Postoperative depression does not appear to explain the observed rate of suicide, however. Firstly, as already mentioned, although depression is frequent in PD, the rate of suicide is low; secondly, some suicides after STN-DBS are not clearly associated with depression, as in our patient Nos 2 and 5, and in other series (patient No 4 in Burkhard and colleagues3). Other potential risk factors include altered impulse regulation and/or an inability to control emotions. Increased impulsiveness was probably a major factor in the suicidal behaviour of some of our patients, as illustrated by case No 1. The possible impact of STN DBS on impulse control is not clearly established. In some cases, impulse control disorders such as pathological gambling17 and dopaminergic drug addiction18 can be improved by STN DBS, probably through the reduction in dopaminergic treatment. Lhommée and colleagues19 found that, in patients with PD off medication, STN DBS did not globally induce impulsiveness in the Rogers decision making test or on the Barratt self-rating scale, although it did induce premature responses in the interference part of the Stroop test, suggesting defective executive inhibition. However, Frank et al recently showed that STN DBS selectively interferes with the normal ability to slow down when faced with decision conflict.20 In contrast, impulse control disorders such as pathological gambling21 and hypersexuality22 23 may occur de novo following surgery. Impulsive aggressive behaviours have also been reported following STN DBS,8 24 as well as aggressive behaviour induced by intraoperative stimulation of the posterior hypothalamic area.25 Our patients did not display such aggressive behaviours but, in keeping with previous observations,7 some of them had stronger emotional reactivity (case Nos 1, 3 and 4). A possible effect of STN DBS on impulsivity suggests that these patients need careful postoperative setting of the electrical parameters, along with close psychiatric follow-up.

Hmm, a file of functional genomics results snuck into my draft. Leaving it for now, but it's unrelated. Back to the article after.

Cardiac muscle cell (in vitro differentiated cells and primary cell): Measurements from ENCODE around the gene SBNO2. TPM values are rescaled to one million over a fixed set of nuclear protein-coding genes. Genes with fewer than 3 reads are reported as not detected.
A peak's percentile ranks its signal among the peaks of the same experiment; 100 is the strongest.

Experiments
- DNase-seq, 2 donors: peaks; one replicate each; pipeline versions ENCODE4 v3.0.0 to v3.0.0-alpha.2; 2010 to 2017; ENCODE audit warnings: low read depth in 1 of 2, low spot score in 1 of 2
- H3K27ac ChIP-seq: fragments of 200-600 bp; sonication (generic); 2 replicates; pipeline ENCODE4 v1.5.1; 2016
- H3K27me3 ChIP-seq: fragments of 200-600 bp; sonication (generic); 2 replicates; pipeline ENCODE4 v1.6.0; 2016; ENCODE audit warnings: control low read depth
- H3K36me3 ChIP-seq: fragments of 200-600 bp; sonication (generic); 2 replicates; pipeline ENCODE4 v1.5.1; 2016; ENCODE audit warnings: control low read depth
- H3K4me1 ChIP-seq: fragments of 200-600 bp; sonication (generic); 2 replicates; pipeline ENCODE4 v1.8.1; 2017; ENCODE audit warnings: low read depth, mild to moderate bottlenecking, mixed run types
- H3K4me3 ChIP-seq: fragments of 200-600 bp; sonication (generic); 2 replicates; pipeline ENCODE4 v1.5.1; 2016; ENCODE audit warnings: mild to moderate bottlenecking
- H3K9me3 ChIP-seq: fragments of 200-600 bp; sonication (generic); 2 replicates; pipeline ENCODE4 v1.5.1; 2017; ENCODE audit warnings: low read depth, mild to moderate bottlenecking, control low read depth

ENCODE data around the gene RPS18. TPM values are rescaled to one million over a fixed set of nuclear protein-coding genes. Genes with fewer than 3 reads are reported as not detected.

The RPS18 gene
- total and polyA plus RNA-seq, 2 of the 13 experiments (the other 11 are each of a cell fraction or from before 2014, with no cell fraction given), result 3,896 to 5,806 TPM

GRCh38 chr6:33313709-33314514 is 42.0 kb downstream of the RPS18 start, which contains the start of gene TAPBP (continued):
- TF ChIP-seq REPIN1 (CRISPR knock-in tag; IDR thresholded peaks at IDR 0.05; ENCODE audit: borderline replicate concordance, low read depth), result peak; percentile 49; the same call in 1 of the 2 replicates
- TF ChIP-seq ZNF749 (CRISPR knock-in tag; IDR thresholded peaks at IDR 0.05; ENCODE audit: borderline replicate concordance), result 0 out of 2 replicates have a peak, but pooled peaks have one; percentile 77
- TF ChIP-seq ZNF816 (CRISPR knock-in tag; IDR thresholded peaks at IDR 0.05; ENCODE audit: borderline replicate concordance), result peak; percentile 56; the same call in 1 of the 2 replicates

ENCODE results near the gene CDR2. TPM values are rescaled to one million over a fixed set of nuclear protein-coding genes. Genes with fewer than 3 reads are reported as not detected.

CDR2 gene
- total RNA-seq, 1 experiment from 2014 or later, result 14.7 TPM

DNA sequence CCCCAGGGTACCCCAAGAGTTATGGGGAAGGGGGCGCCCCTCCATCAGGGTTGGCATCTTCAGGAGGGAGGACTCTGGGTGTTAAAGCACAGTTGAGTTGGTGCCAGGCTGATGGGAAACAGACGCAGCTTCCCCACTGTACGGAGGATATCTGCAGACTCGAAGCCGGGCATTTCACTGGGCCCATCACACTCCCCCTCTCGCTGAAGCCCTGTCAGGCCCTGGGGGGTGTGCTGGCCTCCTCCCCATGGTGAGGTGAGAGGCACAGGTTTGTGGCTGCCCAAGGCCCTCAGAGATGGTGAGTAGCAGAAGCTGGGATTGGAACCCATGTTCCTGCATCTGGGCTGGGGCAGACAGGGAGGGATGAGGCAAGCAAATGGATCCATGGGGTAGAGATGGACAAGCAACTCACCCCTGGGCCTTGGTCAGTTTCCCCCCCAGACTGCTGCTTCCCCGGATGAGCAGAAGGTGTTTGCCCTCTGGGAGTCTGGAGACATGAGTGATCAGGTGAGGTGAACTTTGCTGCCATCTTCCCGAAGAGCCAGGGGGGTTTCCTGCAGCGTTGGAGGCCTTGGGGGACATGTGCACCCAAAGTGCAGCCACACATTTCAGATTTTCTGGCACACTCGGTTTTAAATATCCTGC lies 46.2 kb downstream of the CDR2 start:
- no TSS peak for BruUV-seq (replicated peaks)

Finally, it should be emphasised that suicides have also been reported following pallidal or thalamic DBS in patients with PD and other conditions, such as dystonia.3 26 This further suggests that an induced disturbance of the basal ganglia circuitry, presumably in the limbic component, may induce mood disorders and/or suicidal ideas.

The main limitation of our study is its retrospective nature. We cannot rule out the possibility that some suicide attempts were not spontaneously disclosed by the patients or their caregivers, especially during the early years of the study period, before attention was drawn to the risk of postoperative behavioural changes. It is also possible that some patients who were lost to follow-up attempted suicide. However, the effect of such biases would be to underestimate the real prevalence of suicide in this setting, and would thus reinforce the main conclusions of our study.

In conclusion, suicidal behaviour is a serious potential hazard of STN DBS. Although postoperative depression is clearly a risk factor, other factors such as increased impulsiveness may play a part. This risk calls for careful preoperative assessment and for close postoperative psychiatric and behavioural follow-up.


We thank David Young for his help in editing the manuscript.


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  • See Editorial Commentary, p 851

  • Competing interests: None.